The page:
Michelangelo's David on the Duomo Roof

iStock.com/Daniel Chetroni
iStock.com/Daniel Chetroni

A version of this story originally appeared on The History Blog.

Michelangelo's iconic sculpture of David now stands in the Accademia Gallery in Florence, but that's not where it was originally supposed to go. Before it was moved to the Accademia in 1873, it stood guard outside the Palazzo della Signoria, Florence's city hall, for 370 years—but even that wasn't where it was first meant to be.

David’s history actually begins a hundred years before Michelangelo picked up the chisel. It was commissioned by the Overseers of the Office of Works (the Operai) of the Duomo, Florence's cathedral church, as one of a dozen sculptures of the Old Testament prophets which would adorn the roofline of the east side of the cathedral. Donatello made a Joshua out of terracotta for this project in 1410 (Joshua disappeared in the 18th century and has been lost ever since).

It wasn't until 1464 that the organization commissioned a David sculpture from Agostino di Duccio, a student of Donatello's. They gave him a massive block of Carrara marble, but he made little progress succeeding only in some rough blocking of the legs, torso and drapery before he gave up. Ten years later, another student of Donatello's, Antonio Rossellino, was given the commission. Daunted by Agostino's previous work and the many imperfections in the marble block that might prove fatal to the structure of so large a statue, Rossellino couldn't hack it either—so the huge block of marble just sat on its side in the yard of the cathedral workshop, exposed to the elements for another 25 years.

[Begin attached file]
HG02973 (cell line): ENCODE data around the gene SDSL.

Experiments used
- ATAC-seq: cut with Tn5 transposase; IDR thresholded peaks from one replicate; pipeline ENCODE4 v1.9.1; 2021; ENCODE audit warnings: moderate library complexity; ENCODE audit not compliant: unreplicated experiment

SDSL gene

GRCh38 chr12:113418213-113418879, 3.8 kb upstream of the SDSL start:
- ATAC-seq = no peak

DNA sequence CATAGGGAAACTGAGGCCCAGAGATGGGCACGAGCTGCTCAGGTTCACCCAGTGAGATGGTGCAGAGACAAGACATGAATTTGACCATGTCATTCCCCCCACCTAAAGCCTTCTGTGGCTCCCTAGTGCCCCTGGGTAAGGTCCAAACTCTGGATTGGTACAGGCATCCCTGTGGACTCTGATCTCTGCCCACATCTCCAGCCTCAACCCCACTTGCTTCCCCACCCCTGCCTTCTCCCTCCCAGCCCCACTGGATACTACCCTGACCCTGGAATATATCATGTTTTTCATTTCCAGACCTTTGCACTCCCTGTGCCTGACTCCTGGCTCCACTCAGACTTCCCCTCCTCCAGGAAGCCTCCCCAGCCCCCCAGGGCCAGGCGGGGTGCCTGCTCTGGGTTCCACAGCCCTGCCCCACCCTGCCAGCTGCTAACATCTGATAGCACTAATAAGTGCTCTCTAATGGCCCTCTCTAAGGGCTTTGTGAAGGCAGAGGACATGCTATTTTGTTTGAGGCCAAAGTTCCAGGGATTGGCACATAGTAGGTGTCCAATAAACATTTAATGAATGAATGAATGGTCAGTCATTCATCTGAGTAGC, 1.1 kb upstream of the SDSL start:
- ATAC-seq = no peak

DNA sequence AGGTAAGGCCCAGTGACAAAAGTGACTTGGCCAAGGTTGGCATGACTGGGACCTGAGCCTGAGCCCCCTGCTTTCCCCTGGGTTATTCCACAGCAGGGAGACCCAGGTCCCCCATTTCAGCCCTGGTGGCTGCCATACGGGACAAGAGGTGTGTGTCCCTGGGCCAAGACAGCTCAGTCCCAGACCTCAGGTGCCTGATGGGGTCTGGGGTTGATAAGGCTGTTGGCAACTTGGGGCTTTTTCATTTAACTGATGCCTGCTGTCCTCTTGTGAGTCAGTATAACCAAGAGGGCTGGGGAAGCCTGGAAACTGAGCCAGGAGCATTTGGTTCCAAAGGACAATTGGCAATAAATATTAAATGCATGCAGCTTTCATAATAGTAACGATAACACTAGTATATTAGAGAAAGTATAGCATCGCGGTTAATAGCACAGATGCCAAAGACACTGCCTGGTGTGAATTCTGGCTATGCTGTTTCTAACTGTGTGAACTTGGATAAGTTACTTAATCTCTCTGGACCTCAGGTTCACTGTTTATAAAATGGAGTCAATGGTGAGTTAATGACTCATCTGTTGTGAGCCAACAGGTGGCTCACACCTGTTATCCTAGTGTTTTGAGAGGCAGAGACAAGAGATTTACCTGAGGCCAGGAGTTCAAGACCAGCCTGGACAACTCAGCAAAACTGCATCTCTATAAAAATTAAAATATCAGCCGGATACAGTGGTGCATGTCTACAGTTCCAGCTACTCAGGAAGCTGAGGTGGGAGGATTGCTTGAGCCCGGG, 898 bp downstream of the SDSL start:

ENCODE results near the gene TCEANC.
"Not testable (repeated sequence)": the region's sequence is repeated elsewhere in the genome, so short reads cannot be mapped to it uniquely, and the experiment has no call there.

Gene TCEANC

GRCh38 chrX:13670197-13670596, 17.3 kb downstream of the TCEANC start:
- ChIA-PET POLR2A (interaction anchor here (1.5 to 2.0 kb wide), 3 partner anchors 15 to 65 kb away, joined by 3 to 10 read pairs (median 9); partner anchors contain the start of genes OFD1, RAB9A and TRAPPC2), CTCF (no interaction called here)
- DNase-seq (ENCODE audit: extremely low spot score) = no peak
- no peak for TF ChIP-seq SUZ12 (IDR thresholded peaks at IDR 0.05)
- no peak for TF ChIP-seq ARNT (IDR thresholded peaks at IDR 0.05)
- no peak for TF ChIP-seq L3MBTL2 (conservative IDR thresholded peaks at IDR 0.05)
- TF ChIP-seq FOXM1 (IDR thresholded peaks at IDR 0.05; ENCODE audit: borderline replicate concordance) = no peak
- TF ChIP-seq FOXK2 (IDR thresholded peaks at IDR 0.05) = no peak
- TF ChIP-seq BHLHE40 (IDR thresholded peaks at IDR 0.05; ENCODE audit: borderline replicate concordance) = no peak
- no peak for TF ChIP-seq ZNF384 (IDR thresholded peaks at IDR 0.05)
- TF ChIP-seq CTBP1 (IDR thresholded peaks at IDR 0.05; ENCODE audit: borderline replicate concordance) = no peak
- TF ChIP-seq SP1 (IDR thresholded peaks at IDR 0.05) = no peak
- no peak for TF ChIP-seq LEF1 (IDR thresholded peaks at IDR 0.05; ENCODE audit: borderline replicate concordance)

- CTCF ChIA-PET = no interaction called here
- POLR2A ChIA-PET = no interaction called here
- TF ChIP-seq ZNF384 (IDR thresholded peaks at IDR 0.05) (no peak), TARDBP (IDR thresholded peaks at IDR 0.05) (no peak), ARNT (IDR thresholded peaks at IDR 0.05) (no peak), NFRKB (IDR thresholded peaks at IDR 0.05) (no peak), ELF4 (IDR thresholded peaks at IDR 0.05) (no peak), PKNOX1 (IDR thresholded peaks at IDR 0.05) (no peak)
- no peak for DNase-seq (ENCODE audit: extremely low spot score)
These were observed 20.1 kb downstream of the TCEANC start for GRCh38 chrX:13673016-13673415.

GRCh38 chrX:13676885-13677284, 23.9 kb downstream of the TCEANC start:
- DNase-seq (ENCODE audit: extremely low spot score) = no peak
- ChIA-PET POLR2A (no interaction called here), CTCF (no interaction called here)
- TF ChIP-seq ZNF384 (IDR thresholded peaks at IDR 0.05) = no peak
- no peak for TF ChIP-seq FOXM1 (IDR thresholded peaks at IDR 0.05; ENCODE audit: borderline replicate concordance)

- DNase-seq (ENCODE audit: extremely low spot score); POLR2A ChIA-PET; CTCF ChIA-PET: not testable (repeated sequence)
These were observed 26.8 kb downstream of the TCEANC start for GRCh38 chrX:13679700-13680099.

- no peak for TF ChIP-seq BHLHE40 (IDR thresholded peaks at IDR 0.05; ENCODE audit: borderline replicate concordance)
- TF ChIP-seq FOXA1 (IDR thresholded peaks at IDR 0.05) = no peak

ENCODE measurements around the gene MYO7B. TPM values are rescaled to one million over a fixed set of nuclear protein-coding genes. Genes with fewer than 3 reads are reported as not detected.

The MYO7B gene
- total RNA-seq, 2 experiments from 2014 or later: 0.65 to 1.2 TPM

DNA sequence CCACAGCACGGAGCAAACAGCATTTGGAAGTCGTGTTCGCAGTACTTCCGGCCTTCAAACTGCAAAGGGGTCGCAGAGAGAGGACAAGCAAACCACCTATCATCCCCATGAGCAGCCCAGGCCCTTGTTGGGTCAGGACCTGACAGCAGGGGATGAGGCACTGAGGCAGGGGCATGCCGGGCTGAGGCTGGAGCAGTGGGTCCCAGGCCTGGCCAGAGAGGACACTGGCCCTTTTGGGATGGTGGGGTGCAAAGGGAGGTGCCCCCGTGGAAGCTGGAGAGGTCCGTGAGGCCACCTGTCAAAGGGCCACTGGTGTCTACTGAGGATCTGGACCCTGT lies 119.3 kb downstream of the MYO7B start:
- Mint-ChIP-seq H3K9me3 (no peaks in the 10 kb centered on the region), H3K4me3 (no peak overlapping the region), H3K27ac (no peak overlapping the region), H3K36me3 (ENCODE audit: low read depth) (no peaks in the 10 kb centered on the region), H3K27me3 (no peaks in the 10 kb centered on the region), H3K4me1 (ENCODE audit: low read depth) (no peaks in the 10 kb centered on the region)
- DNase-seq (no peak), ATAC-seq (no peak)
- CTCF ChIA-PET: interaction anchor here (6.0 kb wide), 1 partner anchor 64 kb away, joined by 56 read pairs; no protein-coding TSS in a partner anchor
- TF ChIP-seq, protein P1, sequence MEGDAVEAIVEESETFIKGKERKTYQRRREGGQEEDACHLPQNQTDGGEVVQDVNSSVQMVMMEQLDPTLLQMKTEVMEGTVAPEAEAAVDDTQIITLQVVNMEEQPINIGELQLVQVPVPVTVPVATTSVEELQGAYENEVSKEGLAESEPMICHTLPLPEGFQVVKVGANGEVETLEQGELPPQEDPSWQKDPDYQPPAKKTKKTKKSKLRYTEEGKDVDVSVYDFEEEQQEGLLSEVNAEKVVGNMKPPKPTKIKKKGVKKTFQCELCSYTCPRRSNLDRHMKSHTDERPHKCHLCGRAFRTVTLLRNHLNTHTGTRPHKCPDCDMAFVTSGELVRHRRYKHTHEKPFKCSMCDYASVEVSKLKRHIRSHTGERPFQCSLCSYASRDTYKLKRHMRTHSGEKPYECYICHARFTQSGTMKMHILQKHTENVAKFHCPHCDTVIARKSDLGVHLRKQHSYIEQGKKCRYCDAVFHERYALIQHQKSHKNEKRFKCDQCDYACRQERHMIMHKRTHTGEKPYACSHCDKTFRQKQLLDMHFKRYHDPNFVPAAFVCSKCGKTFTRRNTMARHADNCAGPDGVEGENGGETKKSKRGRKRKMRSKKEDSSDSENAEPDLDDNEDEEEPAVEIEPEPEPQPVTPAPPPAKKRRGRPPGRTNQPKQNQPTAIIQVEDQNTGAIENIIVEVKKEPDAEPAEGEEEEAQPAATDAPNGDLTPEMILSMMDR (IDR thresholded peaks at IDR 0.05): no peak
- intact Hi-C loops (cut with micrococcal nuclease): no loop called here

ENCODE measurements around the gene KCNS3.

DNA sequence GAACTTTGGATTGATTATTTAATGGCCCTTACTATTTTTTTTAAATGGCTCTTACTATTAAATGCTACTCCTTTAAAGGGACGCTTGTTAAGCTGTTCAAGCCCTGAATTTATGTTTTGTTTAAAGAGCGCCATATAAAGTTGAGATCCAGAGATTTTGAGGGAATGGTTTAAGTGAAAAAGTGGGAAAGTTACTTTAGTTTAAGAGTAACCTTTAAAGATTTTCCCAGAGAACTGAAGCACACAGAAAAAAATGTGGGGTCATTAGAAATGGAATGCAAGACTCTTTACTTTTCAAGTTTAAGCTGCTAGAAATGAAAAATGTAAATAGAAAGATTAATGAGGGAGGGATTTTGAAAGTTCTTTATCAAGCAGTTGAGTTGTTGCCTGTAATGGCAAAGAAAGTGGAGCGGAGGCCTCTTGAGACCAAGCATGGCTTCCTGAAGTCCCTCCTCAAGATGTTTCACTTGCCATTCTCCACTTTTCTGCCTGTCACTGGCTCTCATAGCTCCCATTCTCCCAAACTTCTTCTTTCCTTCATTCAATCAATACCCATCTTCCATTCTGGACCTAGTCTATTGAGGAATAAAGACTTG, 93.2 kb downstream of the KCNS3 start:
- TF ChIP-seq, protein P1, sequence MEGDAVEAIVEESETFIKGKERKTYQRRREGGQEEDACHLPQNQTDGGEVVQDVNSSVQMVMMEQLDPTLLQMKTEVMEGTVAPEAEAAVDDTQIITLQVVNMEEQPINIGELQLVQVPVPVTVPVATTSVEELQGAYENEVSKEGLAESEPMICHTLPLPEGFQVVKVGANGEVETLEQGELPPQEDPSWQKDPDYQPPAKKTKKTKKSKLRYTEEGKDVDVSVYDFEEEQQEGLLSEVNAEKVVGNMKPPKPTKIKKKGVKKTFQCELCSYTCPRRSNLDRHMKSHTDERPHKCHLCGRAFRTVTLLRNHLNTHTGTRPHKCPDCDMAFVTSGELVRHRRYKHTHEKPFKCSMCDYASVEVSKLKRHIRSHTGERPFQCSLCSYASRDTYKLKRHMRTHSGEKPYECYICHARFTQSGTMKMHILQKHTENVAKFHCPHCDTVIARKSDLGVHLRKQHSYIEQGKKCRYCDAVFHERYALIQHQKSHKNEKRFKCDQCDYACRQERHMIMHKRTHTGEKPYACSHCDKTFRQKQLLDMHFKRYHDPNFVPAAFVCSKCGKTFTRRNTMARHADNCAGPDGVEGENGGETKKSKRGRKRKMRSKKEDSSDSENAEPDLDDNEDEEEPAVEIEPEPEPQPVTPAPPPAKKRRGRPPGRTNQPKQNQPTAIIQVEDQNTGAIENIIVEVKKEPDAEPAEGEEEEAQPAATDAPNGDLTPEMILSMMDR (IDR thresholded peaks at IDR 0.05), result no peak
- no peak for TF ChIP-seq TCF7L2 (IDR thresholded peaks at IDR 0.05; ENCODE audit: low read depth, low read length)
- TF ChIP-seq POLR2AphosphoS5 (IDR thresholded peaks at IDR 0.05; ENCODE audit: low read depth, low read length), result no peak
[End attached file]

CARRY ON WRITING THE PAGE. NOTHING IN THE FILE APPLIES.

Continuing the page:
Finally, in August of 1501, the Operai gave the job to the 26-year-old Michelangelo. It took him just over 2 years to finish the 17-foot-tall statue. It was immediately recognized as a masterpiece, but now there was a whole new set of issues to wrestle over: How were they supposed to hoist 17 feet and 6.4 tons of marble up to the cathedral roof? Also, given that the dozen Biblical figures plan never actually came to fruition, was the roof of the Duomo really the best place for this symbol of the Florentine Republic and its scrappy struggle against the tyrants who had sought to conquer it? Didn't a sculpture of such perfection deserve to be seen close up in all its detail, not from 80 meters (262 feet) below?

The Operai called a meeting in January 1504 of 30 Florentine luminaries and illustrious artists, among them Leonardo da Vinci, Sandro Botticelli, Andrea della Robbia, and Perugino, to determine where the David should be placed. Botticelli thought it should go somewhere on or around the cathedral, but most everyone else thought it should go somewhere in the Piazza della Signoria. The debate continued to rage for months, until finally the Operai decided on the spot in front of the entrance to the Palazzo della Signoria. It took 40 men four days to move the David, suspended from ropes inside a wooden cage pulled along on greased beams, half a mile from the courtyard where it was carved to its new home in Piazza della Signoria. There, David was placed with his powerful glare facing Florence's enemies in Rome.